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Commissioning Support Lead Provider Framework Agreement Provisional statement on our approach. This short discussion document aims to: Provide an update on the purpose of the framework and the timeline for its development

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Commissioning Support Lead Provider Framework Agreement

Provisional statement on our approach

  • This short discussion document aims to:
  • Provide an updateon the purpose of the framework and the timeline for its development
  • Test NHS England’s offer and overall packageof support to CCGs around procurement
  • Test NHS England’s current thinkingaround some of the key strategic issues that need to be developed and agreed for the framework strategy, including:
    • What do we mean by lead provider?
    • What is the scope of the framework and how many lots will there be?
    • How many places would there be under each lot?
    • How will CCGs gain access to the best in class commissioning support services?
    • Who can bid to provide services on the framework and who can use the framework?
    • What will suppliers need to demonstrate in order to meet the framework requirements?
    • How can we make it as easy as possible for buyers to call down from the framework?
    • What are the contractual terms for the framework?
  • We are looking for feedback on these topics (any comments about our approach, concerns or queries) by close of play 15 October to Following a discussion at the CCG Commissioning Assembly CS Working Group on 16October a revised position statement will be circulated ahead of further engagement in November at a series of regional workshops (further information to be circulated).

Rationale for the framework agreement

  • Our engagement over the summer indicated that many CCGs (76% of CCG respondents to the survey) supported the development of a lead provider framework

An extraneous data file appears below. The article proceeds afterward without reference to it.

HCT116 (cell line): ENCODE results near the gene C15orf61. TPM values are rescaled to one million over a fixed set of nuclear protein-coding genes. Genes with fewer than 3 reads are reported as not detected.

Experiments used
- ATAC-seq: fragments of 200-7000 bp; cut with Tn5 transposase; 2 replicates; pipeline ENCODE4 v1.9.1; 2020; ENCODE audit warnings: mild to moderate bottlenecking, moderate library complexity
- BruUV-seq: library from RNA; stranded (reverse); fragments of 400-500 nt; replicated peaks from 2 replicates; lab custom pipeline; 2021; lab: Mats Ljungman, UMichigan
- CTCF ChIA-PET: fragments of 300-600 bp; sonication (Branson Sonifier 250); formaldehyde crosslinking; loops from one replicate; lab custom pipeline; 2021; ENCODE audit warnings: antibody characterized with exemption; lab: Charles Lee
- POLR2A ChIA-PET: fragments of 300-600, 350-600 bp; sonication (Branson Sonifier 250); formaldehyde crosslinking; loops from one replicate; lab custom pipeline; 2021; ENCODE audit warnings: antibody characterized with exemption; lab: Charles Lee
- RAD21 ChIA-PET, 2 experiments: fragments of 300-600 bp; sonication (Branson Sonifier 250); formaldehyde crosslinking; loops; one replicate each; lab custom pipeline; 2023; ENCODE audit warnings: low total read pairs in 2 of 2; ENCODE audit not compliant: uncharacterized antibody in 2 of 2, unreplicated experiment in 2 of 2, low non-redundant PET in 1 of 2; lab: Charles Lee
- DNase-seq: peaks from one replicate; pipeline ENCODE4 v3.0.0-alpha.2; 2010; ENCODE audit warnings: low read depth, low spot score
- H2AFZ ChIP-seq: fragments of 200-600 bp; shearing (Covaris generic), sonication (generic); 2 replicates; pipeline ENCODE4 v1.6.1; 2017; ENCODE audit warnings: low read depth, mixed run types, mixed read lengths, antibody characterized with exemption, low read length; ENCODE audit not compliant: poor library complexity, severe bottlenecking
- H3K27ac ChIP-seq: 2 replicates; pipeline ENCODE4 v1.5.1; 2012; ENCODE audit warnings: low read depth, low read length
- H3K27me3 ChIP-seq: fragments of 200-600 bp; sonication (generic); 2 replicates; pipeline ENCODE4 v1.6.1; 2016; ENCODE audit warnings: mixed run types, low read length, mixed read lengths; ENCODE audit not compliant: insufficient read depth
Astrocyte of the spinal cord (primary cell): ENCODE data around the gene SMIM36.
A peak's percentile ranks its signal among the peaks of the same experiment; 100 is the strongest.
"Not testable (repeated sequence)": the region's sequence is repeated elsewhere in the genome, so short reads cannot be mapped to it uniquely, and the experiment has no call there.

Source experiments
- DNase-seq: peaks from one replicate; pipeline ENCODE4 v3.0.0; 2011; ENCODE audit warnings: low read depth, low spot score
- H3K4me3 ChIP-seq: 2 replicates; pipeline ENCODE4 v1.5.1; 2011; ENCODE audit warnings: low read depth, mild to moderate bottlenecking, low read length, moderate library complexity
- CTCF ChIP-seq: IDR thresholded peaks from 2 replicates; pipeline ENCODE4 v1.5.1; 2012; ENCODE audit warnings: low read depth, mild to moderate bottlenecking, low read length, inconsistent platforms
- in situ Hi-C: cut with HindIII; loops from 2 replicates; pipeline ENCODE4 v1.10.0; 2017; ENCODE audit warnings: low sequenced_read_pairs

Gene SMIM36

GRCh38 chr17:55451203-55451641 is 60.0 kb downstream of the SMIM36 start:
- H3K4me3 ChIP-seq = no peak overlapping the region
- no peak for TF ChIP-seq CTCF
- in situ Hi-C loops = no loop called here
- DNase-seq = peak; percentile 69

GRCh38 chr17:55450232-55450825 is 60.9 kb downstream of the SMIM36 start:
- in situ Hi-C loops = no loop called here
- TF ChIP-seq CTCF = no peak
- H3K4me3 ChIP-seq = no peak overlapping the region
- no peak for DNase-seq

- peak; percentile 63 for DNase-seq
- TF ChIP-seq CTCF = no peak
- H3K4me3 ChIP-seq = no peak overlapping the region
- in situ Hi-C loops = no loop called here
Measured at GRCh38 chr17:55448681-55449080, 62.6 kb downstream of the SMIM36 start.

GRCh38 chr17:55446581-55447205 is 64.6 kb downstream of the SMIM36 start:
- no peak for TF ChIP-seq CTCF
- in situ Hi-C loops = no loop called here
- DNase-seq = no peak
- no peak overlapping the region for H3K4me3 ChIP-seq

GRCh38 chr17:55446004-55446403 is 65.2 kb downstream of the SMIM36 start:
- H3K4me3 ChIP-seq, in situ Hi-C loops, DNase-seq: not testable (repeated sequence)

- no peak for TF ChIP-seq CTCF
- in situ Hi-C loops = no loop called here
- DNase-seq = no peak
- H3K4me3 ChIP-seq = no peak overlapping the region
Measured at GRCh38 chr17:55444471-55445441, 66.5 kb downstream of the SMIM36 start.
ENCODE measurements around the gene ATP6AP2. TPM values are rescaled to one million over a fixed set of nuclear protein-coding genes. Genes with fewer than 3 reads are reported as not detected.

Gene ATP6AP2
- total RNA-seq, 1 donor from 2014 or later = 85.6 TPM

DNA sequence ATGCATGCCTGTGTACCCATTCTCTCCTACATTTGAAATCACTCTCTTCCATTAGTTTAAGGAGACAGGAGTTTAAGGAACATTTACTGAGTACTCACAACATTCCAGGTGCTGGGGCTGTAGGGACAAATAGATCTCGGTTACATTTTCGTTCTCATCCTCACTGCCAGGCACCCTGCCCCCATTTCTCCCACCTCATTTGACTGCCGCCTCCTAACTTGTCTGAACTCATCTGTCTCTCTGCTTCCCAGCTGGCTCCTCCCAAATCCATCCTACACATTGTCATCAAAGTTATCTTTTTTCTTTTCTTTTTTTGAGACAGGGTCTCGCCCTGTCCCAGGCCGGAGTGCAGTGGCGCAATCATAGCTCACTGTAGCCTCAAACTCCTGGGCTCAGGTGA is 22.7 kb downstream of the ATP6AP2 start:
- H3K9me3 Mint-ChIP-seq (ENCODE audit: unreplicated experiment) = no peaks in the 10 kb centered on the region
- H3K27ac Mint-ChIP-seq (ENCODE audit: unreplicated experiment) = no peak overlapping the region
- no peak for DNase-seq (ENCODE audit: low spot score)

• CCGs need simple mechanisms to buy commissioning support - framework agreements can significantly reduce the timescales (typically 2-3 months for call-offs versus 9-12 months for full OJEU procurement) and minimise transaction costs
  • There is no other comparable framework for end to end commissioning support services.
  • The framework will give customers assurance that organisations meet high quality criteria and minimum standards so that only the best commissioning support suppliers are accredited
  • There may be a reduced risk of legal challenge for buyers at further competition stage compared to OJEU because much of the legwork (pre-qualification, testing capacity and capability of suppliers) has been carried out at framework stage
  • User guides and standard documentation (contract and standard specifications) can be developed for customers to tailor and use, including e-procurement tools
  • Customers generally require less legal and procurement support when using a framework agreement
  • Lead provider concept means CCGs have fewer contracts to source and manage
























Pre procurement Market Engagement

Nov 13 – 6 regional engagement events to work through standards with CCGs, CSUs and other suppliers

1. Business need, approval and market analysis

Support available to CCGs to support specification development and coordination of tenders

2. Ensure all stakeholders are clear on project

Jan 14 – Publish standards and criteria

3. Establish framework structure and identify procurement strategy

From 2015 - CCGs run mini competitions

Preparing for Procurement

4. Establishing the requirements and evaluation criteria

3 Mar 14 – Launch OJEU alongside NHSE Expo

5. PQQ requirement and spec

Sourcing & Contracting

By Nov 14 – all supplier bids evaluated

Jan & Feb – Finalise procurement documentation, PQQ and ITT evaluation strategy and confirm customer evaluation panels

6. Supplier Notification, publish OJEU, PQQ and evaluate PQQs

Framework live early 2015

7.Issue ITT and evaluate responses

7. Framework Award and Signature


What is NHS England’s procurement offer to CCGs?

Publishing a set of criteria and standards that CCGs can use to assess the quality of commissioning support services and which can be applied through a Lead Provider Framework to accredit a range of excellent affordable commissioning support suppliers

Establishing a Lead Provider Framework that CCGs can run simple mini competitions from to secure some or all of their commissioning support services

Developing a range of model procurement documentation and templates (contract and specifications) that CCGs can use via the framework or independently if choosing to procure through an OJEU process

Coordinating CCG tenders centrally (or regionally) supporting aggregation of requirements where appropriate and allowing suppliers to respond with the best and most efficient response.